Young people need more great role models in their community, on TV and in positions of power and leadership

Survey respondents were asked to identify how strongly they agreed with the statement, “I see people that look like me in leadership roles (e.g. politicians, principals, professors)” on a Likert scale with 0 being ‘strongly disagree’ and 5 being ‘strongly agree’. The average answer chosen by 1,043 people was 2.78. Only 34% of respondents agreed with, or strongly agreed with this statement. 57% of the survey respondents who identified as Asian chose a score of 2 or less,  as did 50% of the Pasifika respondents and 48% of the Māori respondents. This is compared to 30% of Pākehā respondents who chose 2 or less.

77% of the gender diverse young people who took our survey also chose 2 or less when answering the statement.

In short, a majority of the young people we spoke to do not see people in positions of power and influence who look like them -  but it’s worse if they are gender diverse, Māori, Asian or Pasifika.

“I would love to seem more Māori and female role models. I also want to see change in mental health, and less discrimination towards disadvantaged people, families, youth, children, gangs, the LGBT community, and people from other countries e.g. refugees - Whaiora, 23, Female, Kawerau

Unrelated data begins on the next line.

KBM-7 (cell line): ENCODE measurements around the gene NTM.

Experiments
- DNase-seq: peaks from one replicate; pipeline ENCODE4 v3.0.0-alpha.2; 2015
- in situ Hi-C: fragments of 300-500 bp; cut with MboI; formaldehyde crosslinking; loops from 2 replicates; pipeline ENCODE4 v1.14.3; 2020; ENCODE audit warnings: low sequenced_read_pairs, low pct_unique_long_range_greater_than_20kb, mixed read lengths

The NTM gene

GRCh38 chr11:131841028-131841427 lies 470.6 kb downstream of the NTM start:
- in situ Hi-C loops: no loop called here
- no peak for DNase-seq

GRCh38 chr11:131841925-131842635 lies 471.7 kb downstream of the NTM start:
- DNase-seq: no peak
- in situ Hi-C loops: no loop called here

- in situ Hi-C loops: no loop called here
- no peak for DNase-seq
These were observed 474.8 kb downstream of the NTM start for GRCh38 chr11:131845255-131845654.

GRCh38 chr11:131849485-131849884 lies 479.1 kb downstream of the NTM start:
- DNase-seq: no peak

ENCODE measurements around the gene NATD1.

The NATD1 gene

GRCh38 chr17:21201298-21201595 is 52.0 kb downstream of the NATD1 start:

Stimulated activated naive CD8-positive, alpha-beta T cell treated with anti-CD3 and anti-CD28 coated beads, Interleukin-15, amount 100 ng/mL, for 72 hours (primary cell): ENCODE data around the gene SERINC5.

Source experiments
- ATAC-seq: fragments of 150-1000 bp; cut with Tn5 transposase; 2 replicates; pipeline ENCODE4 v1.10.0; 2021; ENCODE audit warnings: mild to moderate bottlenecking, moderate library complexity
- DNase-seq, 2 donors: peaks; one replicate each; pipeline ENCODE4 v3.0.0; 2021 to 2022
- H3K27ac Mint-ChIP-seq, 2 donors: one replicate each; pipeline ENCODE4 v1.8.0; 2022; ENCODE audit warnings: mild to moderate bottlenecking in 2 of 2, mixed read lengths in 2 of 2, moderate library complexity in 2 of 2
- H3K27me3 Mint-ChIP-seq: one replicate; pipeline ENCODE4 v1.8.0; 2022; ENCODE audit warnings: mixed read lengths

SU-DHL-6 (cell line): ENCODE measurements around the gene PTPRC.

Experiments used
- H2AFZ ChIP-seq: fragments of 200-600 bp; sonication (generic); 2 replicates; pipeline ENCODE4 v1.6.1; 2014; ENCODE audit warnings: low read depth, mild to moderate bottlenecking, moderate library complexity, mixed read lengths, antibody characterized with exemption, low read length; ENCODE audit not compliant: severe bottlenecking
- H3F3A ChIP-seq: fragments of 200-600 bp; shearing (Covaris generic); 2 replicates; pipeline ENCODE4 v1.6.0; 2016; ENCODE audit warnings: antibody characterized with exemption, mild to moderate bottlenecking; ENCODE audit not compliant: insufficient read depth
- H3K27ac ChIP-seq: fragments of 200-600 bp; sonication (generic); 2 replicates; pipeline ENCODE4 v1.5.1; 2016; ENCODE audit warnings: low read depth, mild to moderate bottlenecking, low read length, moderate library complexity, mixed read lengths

“We need more exposure to different cultures, sexualities, disabilities, gender identity etc. within the media.” - Lucas, 22, Trans-Man, Thames

“We need more female representation in politics and more LGBTQ representation in media.” - Danica, 21, Female, Mt Roskill

When asked to rank how strongly they agree or disagree with statement “I see people that look like me on TV and in movies”, the average response was 2.67, and the breakdown in demographics is very similar to the above.

One of the academic researchers we interviewed also had this to say:

“It’s really important for any young person’s wellbeing that connections through whānau, and communities are made to give people their sense of place their turangawaewae, their ability to stand on a place and know that they are represented, loved, welcomed and have a voice.

“We know that significant adult role models and particularly community members play an incredibly important role in increasing the ability of young people to succeed. The role modelling for their education, for their sport, extracurricular, music, everything.

“Adult mentoring is so incredibly powerful and often underestimated because sometimes people can overcome an extremely difficult home background and they [the role models] can provide a level of stability. That is the role of youth worker. Sometimes the teachers and school play that role and get people from the place that they are to a completely different place due to the the strategic influence they have in their life.

“Schools have a role to play in terms of creating a zone of stability. A school can play an incredibly powerful role in ensuring wellbeing.”